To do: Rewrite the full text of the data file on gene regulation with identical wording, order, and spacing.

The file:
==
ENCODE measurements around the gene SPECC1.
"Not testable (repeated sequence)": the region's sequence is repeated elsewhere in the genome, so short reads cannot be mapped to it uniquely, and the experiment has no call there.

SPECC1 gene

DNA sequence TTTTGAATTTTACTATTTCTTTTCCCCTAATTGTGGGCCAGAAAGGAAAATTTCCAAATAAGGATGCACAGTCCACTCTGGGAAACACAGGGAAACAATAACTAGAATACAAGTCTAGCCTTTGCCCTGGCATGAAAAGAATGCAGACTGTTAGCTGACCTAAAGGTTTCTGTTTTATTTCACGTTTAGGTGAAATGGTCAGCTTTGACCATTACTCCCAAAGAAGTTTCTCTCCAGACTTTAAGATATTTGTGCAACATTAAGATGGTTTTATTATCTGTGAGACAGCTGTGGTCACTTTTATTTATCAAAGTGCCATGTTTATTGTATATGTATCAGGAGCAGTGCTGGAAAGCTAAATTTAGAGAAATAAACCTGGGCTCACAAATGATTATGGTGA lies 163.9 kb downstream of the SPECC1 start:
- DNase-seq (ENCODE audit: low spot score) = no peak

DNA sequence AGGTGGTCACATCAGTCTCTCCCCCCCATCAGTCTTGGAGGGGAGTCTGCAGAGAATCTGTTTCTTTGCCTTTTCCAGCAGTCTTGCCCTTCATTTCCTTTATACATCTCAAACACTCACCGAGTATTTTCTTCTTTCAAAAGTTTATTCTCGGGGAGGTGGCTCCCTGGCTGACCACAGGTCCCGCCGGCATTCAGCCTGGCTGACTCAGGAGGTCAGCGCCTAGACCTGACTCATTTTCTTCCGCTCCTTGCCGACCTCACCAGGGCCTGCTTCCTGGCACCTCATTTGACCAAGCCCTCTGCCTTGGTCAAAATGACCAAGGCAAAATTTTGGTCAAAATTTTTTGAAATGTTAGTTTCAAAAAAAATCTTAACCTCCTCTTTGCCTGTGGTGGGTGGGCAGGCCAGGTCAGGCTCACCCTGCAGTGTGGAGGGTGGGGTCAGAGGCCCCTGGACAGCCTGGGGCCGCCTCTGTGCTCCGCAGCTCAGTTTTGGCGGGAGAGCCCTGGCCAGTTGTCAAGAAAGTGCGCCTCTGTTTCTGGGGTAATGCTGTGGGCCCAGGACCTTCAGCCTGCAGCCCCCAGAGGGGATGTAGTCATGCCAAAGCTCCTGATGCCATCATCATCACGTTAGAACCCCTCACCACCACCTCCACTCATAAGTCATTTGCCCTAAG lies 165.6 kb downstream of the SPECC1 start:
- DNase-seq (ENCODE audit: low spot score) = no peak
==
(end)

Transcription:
ENCODE measurements around the gene SPECC1.
"Not testable (repeated sequence)": the region's sequence is repeated elsewhere in the genome, so short reads cannot be mapped to it uniquely, and the experiment has no call there.

SPECC1 gene

DNA sequence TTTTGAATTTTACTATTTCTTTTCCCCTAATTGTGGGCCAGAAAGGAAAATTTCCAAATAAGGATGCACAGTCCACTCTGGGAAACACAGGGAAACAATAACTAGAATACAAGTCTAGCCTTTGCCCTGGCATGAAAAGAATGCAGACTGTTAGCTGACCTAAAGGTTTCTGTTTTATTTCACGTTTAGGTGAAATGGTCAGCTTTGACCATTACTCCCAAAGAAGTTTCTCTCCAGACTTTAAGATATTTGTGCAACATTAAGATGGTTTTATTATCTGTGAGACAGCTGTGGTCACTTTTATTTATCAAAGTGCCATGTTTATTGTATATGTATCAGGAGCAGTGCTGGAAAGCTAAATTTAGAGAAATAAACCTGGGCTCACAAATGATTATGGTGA lies 163.9 kb downstream of the SPECC1 start:
- DNase-seq (ENCODE audit: low spot score) = no peak

DNA sequence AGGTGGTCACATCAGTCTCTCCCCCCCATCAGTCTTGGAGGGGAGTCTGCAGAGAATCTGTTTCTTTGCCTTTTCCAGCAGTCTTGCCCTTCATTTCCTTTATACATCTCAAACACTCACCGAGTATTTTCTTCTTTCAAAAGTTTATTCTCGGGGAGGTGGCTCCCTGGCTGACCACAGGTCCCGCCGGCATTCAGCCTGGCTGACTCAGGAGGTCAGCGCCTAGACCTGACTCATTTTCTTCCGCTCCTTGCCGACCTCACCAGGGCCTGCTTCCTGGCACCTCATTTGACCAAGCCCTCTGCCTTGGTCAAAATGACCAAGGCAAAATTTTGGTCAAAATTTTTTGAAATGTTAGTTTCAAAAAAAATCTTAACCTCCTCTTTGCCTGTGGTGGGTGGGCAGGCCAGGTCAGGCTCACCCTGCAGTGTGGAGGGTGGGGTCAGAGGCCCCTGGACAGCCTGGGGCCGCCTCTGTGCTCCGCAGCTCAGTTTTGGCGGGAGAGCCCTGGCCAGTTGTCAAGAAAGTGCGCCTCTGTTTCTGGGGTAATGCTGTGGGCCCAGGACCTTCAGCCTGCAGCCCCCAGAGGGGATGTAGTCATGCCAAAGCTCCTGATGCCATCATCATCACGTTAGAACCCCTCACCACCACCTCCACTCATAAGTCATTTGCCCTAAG lies 165.6 kb downstream of the SPECC1 start:
- DNase-seq (ENCODE audit: low spot score) = no peak